His character Winnetou was as famous as Harry Potter, but the life of best-selling author Karl May, born 175 years ago, remains shrouded in mystery. What is fact and what is fiction?
By Susanne Spröer
Fact or fiction: Karl May is the best-selling writer in Germany
Karl May (1842-1912) was the first best-selling author in Germany and is considered to be "the most-read German author," as Michael Petzel writes in his book on Karl May.
Unfortunately, exact figures to back up the claim aren't available, since May's books came out during a time when such records and electronic data collection did not yet exist. In addition, the publication history of the prolific writer's works is quite confusing. Many stories appeared as serial novels in newspapers and in penny brochures before they were released in book format.
However, the circulation of his work is estimated to be more than 200 million copies, including translations in more than 40 languages. Such numbers are topped only by today's biggest literary successes, like that of J.K. Rowling whose stories about Harry Potter and the Hogwarts School of Witchcraft and Wizardry have sold more than 450 million copies.
Fact or fiction: May wrote his book in prison
Actually, May was in prison more than once, often for petty theft and occasionally bizarre crimes, including stealing leftover pieces of candles. Often, the crimes were committed out of need. A skilled con man, he stole money, fur and once five billiard balls. In 1870 he had to spend four years in jail - his longest stay.
However, May found joy in his misfortune, as he was able to make use of the prison library. Reading through the many books, which May didn't have the chance to do as a free man, laid the foundation for his detailed research. He was then prepared to write the books that would bring him fame.
Fact or fiction: May wrote about trips that he had actually taken
May was meticulous with his research before he wrote his books. He devoured "geographic books, travelogues and classic adventure novels," writes his biographer Thomas Kramer. He found Indian terms like horse names Iltschi and Hatatitla (the horses of Winnetou and Old Shatterhand) in contemporary special interest books such as "Twelve Languages from the Southwest of North America," but he never conducted research on site. In fact, nearly all his trips took place exclusively in his imagination.
Nevertheless, May enjoyed presenting himself as a travel writer because it also explained his temporary absences, which were in fact prison stays, not exotic journeys. Others helped spread this myth. The editorial staff of the magazine "German Treasures in Words and Pictures" ("Deutscher Hausschatz in Wort und Bild") wrote in 1880 that May traveled to "all the countries that set the stage for his adventures."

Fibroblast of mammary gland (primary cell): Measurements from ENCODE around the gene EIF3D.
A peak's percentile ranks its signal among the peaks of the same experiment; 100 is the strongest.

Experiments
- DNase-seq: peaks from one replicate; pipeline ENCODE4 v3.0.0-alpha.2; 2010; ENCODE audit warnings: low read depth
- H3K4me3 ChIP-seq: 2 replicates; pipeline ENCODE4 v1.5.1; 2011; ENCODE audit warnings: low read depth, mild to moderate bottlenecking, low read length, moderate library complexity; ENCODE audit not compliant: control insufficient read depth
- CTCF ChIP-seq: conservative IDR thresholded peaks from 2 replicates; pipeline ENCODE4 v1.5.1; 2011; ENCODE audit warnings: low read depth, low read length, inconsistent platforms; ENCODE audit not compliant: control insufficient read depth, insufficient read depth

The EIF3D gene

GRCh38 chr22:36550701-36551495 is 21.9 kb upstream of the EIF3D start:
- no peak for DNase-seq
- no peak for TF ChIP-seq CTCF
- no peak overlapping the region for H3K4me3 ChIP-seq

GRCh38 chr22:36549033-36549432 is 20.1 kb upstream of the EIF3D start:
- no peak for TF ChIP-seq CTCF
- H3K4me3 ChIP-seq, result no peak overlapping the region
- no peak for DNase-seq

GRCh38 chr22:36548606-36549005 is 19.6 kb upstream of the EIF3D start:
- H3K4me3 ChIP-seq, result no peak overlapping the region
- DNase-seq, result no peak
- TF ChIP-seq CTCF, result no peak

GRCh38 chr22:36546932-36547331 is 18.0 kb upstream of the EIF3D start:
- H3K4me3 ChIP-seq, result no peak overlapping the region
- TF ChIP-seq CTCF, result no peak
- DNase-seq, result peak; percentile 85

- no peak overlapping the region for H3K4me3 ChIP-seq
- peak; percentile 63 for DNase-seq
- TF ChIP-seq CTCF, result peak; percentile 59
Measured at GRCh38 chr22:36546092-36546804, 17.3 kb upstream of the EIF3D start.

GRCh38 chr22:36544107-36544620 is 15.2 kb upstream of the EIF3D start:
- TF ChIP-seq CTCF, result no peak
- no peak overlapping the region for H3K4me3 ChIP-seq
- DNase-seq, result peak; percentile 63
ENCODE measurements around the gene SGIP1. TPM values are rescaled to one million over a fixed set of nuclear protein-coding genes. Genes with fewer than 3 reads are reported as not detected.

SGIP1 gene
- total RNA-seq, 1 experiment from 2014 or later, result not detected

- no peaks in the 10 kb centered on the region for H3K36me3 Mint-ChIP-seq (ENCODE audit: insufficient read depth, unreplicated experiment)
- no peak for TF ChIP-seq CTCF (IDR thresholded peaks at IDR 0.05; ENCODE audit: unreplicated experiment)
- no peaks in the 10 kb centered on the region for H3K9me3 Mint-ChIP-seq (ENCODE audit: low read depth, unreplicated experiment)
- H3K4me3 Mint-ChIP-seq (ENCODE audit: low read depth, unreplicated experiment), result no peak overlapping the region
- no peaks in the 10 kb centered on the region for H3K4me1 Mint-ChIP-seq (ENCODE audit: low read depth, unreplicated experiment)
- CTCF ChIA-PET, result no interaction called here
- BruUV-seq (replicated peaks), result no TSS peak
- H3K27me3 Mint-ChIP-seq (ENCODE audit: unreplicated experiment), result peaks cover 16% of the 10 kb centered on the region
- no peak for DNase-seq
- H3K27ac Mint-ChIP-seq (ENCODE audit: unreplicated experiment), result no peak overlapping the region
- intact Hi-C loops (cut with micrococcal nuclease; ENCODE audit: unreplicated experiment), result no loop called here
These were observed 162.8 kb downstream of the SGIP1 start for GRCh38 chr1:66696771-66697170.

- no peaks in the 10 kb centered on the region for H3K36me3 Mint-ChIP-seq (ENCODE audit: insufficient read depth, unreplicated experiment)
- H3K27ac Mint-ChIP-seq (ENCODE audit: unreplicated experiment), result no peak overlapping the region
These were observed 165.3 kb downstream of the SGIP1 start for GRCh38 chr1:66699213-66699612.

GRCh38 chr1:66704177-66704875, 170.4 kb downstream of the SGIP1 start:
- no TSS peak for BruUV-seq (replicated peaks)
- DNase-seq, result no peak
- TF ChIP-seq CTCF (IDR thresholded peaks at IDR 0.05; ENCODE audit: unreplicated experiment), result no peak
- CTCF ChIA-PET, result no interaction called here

Fact or fiction: Karl May never visited the places he described in his books
That was certainly not the case. When he published his first Winnetou story in 1875, May had never stepped foot outside of Germany. The same was still true when his adventure books became best-sellers in the 1890s. However, at the end of his life he took two long trips to some of the places he had written about in his books.
In 1899/1890 he went on a trip to the Middle East, and in 1908 he traveled to the US. But he didn't manage to reach the Wild West, where the adventures of Winnetou and Old Shatterhand played out. Instead, the writer, who was in poor health, ended his trip at Niagara Falls in the east.
Fact or fiction: Even Hitler was a Karl May fan
A newspaper reporter wrote of a 1933 visit to Adolf Hitler's house: "On one shelf stood political and state scientific works, some literature about the care and breeding of shepherd dogs, and then - German boys, listen up! Then came an entire row of - Karl May! - with Winnetou, Old Shatterhand, the Schut and all the beloved familiar characters."
However, there are no photos to prove this statement. There is also no proof that Hitler recommended his generals use May's war tactics, as has been alleged. It's likely that Hitler, like many of his contemporaries, was a Karl May fan, although May's late pacifist work was less likely to please the German dictator.
Many other names of note, such as writers Hermann Hesse and Hans Fallada, and German Nobel Peace Prize winners Bertha von Suttner and Heinrich Böll, loved May's adventure stories as well. German writer Carl Zuckmayer even named his daughter, Maria Winnetou, after one of May's famed characters.
"Winni" Guttenbrunner, as she was called after her marriage, said in a 2009 interview that many had been envious of her special name - the author of this article included.